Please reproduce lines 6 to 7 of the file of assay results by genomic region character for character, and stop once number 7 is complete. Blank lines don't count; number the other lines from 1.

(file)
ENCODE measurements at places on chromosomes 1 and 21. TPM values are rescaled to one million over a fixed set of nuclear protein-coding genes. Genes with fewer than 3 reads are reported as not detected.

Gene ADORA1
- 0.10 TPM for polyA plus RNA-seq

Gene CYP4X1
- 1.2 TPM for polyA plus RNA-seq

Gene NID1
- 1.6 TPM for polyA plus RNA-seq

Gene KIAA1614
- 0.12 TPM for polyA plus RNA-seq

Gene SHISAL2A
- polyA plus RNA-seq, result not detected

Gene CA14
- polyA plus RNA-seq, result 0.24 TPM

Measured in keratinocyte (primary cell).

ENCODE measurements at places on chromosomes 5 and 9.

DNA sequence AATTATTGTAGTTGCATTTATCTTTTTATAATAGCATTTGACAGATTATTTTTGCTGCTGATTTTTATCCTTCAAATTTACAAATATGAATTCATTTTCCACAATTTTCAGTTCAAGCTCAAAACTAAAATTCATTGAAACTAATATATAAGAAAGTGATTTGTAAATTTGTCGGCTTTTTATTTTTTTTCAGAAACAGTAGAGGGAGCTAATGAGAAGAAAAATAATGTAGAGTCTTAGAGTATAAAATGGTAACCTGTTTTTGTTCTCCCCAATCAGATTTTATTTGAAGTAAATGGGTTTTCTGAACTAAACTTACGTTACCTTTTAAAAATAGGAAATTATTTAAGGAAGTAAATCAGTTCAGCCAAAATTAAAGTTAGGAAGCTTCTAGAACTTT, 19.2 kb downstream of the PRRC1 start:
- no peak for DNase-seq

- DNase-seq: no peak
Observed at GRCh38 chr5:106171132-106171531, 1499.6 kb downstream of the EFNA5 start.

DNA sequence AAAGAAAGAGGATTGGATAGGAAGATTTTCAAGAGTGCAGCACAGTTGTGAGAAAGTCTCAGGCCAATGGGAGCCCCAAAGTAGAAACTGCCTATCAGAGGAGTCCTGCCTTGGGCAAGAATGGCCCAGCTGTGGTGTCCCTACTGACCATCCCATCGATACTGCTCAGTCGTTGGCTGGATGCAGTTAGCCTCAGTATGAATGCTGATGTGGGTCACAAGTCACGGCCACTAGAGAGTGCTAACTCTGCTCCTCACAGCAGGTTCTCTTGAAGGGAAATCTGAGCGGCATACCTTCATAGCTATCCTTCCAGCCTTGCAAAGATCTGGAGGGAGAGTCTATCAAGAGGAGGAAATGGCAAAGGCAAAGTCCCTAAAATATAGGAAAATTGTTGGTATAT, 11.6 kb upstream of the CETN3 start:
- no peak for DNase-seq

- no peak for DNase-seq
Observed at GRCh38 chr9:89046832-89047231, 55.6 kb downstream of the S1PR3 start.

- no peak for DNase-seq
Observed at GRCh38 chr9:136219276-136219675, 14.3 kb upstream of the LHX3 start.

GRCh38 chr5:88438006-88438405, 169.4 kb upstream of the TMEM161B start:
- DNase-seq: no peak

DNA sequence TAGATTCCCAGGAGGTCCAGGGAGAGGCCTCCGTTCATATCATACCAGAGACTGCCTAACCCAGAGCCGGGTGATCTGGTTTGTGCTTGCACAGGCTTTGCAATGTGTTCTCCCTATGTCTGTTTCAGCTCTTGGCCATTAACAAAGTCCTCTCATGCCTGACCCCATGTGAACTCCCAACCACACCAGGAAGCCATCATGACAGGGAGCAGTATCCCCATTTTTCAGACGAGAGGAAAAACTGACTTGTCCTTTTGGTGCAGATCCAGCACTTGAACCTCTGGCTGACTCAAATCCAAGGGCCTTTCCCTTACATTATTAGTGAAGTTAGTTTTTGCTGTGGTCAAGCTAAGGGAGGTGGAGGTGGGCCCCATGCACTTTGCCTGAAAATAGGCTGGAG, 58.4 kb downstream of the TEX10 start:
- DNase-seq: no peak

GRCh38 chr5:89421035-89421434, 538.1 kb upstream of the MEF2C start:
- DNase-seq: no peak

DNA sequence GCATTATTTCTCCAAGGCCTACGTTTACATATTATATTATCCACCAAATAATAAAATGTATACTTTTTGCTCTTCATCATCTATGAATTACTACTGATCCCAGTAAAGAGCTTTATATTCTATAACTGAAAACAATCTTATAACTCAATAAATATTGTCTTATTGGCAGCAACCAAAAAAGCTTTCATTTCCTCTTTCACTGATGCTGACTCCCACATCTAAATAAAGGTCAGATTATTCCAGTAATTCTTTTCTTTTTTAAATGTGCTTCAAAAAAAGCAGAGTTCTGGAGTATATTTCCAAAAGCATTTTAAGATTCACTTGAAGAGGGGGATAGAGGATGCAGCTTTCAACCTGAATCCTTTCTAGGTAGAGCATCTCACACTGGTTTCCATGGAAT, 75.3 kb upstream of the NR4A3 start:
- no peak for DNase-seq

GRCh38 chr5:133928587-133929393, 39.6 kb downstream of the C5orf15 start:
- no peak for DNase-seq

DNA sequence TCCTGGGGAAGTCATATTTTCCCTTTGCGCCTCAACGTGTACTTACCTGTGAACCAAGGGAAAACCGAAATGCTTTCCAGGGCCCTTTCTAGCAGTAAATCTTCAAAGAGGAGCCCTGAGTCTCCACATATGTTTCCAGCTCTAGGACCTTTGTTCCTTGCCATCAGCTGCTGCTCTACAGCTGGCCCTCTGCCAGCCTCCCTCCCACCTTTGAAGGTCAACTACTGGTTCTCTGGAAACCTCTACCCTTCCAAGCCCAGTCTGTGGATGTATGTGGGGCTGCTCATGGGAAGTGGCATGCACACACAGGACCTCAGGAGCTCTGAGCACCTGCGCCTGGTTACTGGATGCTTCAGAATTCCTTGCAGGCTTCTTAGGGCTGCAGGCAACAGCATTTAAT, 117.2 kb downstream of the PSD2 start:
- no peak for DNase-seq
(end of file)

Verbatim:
Gene NID1
- 1.6 TPM for polyA plus RNA-seq